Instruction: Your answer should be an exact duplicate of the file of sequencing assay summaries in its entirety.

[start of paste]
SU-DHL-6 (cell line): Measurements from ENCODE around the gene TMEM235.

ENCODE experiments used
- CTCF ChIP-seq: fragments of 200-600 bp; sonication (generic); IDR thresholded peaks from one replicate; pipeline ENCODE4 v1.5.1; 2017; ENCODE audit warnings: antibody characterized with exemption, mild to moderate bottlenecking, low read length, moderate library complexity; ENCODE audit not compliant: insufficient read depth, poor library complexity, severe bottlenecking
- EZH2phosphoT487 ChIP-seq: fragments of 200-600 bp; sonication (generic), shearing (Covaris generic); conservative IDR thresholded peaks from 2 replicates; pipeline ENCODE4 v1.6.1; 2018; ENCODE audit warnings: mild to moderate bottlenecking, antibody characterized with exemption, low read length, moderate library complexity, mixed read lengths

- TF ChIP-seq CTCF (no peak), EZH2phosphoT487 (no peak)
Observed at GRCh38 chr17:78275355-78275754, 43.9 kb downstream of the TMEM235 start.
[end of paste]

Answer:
SU-DHL-6 (cell line): Measurements from ENCODE around the gene TMEM235.

ENCODE experiments used
- CTCF ChIP-seq: fragments of 200-600 bp; sonication (generic); IDR thresholded peaks from one replicate; pipeline ENCODE4 v1.5.1; 2017; ENCODE audit warnings: antibody characterized with exemption, mild to moderate bottlenecking, low read length, moderate library complexity; ENCODE audit not compliant: insufficient read depth, poor library complexity, severe bottlenecking
- EZH2phosphoT487 ChIP-seq: fragments of 200-600 bp; sonication (generic), shearing (Covaris generic); conservative IDR thresholded peaks from 2 replicates; pipeline ENCODE4 v1.6.1; 2018; ENCODE audit warnings: mild to moderate bottlenecking, antibody characterized with exemption, low read length, moderate library complexity, mixed read lengths

- TF ChIP-seq CTCF (no peak), EZH2phosphoT487 (no peak)
Observed at GRCh38 chr17:78275355-78275754, 43.9 kb downstream of the TMEM235 start.